Let me conclude my sharing with an easy spirit saying:

“Like two sisters – both look well wearing same yoga pants (smile) but they are different, I like them both.”~ Veronika

Commonly, students report great and even therapeutic benefits from their yoga classes, no matter which type of class they are attending. This occurs because of the inherent therapeutic potential of yoga, but it should not obscure the distinction between a yoga class and a yoga therapy session.

Although the distinctions may seem subtle, the yoga student and the yoga therapy client need to be clear about their intentions when seeking out yoga professionals. It is also extremely important for yoga professionals—whether teachers or therapists—to be clear about the intention and orientation of their work, honest about their level of training and understanding, and realistic about their skill sets. Although both yoga teaching and yoga therapy are valid and valuable professions, they are different. We as a wellness community must become clear about these distinctions and choose what is right for a person.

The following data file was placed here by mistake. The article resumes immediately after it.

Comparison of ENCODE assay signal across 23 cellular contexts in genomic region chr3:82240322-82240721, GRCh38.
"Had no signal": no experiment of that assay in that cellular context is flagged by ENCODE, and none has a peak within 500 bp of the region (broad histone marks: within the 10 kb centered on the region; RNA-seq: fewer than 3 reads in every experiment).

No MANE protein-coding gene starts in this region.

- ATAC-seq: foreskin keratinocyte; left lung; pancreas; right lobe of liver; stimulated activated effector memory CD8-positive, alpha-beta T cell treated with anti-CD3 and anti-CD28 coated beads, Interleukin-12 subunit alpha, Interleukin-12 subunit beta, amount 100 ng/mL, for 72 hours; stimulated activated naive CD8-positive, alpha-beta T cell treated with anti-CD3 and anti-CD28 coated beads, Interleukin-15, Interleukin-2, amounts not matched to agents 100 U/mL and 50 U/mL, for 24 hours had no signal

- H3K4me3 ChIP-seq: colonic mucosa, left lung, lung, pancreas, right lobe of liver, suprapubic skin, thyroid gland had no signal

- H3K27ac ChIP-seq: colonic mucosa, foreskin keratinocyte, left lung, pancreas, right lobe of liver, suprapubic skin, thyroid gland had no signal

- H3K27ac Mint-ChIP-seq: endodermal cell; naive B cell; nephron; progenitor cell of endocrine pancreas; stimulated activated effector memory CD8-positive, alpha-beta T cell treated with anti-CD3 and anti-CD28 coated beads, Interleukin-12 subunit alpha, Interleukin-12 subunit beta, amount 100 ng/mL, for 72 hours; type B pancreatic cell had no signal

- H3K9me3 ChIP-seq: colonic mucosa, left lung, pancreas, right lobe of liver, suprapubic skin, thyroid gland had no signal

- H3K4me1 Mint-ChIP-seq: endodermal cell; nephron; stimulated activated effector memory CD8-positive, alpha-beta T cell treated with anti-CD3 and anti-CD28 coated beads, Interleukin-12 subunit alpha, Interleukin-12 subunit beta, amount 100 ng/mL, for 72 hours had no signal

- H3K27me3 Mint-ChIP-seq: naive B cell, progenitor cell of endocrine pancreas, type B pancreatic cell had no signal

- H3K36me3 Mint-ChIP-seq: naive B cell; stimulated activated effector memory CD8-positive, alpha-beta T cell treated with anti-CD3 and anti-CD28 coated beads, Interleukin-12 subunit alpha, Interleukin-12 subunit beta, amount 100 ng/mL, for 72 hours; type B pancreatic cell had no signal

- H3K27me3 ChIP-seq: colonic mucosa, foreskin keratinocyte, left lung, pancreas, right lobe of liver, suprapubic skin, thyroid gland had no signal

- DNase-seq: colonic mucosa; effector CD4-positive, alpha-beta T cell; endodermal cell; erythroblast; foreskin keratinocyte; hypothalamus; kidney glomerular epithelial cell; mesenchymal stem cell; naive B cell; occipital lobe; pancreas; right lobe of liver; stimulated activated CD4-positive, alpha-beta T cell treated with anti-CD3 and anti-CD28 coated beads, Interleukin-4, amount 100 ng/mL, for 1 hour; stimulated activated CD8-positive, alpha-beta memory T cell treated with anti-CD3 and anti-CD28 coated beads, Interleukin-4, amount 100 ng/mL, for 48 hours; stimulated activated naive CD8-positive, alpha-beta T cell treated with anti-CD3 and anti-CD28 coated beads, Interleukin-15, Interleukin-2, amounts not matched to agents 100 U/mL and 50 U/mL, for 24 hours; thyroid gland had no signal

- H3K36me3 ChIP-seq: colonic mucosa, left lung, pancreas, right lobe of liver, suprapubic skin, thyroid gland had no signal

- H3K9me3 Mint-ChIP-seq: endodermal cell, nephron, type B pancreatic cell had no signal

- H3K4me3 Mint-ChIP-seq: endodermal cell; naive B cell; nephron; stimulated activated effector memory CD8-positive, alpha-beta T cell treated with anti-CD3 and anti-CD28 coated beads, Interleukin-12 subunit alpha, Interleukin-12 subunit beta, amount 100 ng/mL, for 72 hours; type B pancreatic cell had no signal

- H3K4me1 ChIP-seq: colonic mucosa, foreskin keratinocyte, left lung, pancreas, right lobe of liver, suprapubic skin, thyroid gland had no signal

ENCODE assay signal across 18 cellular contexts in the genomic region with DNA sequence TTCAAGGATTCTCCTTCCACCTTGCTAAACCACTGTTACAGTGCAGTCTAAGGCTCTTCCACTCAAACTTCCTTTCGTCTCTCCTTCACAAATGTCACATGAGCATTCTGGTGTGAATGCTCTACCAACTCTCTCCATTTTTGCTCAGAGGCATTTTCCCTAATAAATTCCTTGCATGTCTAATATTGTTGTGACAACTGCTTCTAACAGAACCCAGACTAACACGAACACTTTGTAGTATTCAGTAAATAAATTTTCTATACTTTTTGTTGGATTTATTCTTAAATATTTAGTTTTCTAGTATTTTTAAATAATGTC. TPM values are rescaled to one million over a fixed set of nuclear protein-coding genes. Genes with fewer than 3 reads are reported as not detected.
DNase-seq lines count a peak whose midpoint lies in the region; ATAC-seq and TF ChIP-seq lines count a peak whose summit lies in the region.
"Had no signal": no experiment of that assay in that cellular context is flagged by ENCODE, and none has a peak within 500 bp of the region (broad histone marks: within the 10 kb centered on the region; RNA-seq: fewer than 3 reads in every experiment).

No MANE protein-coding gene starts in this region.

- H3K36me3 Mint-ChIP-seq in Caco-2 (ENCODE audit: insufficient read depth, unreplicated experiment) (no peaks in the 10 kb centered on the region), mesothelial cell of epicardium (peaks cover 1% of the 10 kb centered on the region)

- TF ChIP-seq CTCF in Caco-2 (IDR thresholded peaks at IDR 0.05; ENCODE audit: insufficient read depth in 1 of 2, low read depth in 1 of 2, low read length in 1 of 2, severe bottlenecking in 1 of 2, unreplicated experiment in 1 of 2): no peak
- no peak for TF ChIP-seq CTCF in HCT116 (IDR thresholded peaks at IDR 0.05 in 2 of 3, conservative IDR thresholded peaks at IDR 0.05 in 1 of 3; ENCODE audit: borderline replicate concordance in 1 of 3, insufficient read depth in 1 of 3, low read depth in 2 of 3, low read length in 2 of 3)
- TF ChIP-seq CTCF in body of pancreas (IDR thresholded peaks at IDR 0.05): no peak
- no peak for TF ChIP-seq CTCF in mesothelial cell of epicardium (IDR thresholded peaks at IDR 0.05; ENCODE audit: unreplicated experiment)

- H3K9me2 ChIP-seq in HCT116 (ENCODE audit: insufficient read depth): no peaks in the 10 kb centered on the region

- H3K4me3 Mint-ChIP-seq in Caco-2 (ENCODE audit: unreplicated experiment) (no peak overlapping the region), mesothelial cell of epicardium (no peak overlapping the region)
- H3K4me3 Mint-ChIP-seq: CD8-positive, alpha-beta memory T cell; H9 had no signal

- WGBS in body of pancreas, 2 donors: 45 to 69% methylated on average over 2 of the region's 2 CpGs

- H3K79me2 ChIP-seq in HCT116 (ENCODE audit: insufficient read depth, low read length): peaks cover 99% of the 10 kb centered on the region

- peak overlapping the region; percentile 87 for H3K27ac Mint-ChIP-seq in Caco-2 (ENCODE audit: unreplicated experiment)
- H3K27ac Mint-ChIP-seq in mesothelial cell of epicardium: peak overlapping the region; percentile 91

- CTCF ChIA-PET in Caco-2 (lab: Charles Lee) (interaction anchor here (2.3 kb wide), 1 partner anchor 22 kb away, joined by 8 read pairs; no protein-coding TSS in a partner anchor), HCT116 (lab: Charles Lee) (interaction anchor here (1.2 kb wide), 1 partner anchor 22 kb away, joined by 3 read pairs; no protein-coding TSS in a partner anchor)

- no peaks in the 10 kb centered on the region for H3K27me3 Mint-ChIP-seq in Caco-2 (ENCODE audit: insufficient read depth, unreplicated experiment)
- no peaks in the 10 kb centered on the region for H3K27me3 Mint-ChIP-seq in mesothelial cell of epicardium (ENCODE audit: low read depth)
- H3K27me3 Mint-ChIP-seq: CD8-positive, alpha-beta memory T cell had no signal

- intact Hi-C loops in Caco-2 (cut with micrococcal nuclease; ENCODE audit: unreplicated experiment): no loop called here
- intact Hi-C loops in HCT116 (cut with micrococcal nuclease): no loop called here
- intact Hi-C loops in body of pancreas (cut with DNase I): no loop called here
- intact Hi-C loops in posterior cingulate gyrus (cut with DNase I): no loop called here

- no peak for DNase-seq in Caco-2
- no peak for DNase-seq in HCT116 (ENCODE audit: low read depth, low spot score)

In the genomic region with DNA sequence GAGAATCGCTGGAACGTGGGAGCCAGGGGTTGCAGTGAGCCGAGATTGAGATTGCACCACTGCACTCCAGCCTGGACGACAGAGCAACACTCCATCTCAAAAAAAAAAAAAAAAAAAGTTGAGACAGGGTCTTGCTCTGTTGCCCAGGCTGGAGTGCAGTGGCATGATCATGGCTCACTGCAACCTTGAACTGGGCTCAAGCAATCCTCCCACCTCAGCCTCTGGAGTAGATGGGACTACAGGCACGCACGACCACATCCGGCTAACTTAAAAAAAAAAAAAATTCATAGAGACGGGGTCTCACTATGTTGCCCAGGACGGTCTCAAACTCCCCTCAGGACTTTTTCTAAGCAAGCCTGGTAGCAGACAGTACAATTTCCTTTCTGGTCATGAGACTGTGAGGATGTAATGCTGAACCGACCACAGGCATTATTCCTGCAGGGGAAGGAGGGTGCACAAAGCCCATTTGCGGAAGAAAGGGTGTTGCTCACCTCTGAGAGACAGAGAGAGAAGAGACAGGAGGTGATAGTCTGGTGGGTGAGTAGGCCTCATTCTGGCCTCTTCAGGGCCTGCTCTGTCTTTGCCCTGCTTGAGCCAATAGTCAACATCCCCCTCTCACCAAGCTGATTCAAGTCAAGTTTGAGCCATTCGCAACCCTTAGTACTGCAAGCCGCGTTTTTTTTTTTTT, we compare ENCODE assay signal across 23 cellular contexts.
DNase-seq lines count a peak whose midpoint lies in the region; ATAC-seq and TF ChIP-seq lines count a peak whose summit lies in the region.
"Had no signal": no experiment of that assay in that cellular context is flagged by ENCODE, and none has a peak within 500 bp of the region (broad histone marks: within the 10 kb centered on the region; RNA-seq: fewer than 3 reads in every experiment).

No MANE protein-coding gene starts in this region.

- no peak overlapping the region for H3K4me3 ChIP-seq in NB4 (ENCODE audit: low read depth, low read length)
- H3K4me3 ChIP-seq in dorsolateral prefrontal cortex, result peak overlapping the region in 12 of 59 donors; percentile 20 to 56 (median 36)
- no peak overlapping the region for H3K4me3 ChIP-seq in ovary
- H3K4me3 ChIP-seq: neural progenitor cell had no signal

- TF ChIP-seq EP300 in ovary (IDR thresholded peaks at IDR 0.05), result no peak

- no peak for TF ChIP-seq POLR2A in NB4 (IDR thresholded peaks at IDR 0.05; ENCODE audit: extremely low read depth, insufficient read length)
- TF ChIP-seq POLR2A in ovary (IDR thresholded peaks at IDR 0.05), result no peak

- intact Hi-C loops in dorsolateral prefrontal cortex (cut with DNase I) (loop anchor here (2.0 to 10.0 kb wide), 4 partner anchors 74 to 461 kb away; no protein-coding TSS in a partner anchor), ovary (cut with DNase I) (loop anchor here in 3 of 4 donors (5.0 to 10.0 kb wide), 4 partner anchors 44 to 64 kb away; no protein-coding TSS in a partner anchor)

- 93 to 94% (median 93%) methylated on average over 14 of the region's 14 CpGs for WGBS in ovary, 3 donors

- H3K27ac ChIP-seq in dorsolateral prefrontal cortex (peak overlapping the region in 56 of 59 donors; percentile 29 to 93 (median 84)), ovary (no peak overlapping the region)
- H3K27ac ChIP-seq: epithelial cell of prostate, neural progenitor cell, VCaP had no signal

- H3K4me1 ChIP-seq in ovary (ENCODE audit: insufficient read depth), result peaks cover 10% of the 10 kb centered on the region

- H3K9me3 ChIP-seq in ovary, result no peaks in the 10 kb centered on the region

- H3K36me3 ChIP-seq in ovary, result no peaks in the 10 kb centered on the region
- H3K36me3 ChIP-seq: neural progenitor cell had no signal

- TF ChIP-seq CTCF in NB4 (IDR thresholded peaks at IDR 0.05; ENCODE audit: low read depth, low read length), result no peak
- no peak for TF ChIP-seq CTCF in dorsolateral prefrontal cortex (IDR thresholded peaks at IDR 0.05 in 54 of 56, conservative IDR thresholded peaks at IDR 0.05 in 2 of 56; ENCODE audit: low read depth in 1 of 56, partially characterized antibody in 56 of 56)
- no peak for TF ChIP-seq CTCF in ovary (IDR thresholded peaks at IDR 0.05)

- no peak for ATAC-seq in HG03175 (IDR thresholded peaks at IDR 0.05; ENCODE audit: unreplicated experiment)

I hope it will help you navigate your wellness programs using either yoga or yoga therapy in your life.


Veronika - Joga for JOYVERONIKA PRIELOZNA, MA, C-IAYT, RYT500, IEHP collaborates with medical and holistic practitioners to build a therapeutic ‘bridge from yoga to integrative health care.’ She is an experienced yoga therapist/ teacher with a background of 15+ years in the fields of nursing and sports/wellness massage. Based on the ancient wisdom of yoga and Western evidence-based research, she offers both therapeutic yoga programs and 1-on-1 yoga therapy sessions as a complementary modality to support a variety of health conditions. “Come as you are.”


This article originally appeared in the International Journal of Yoga Therapy — No. 24 (2014). Published with permission. Written by Gary Kraftsow

Yoga Therapy Training Course

Sisters image: unknown source, let me know if you know, thanks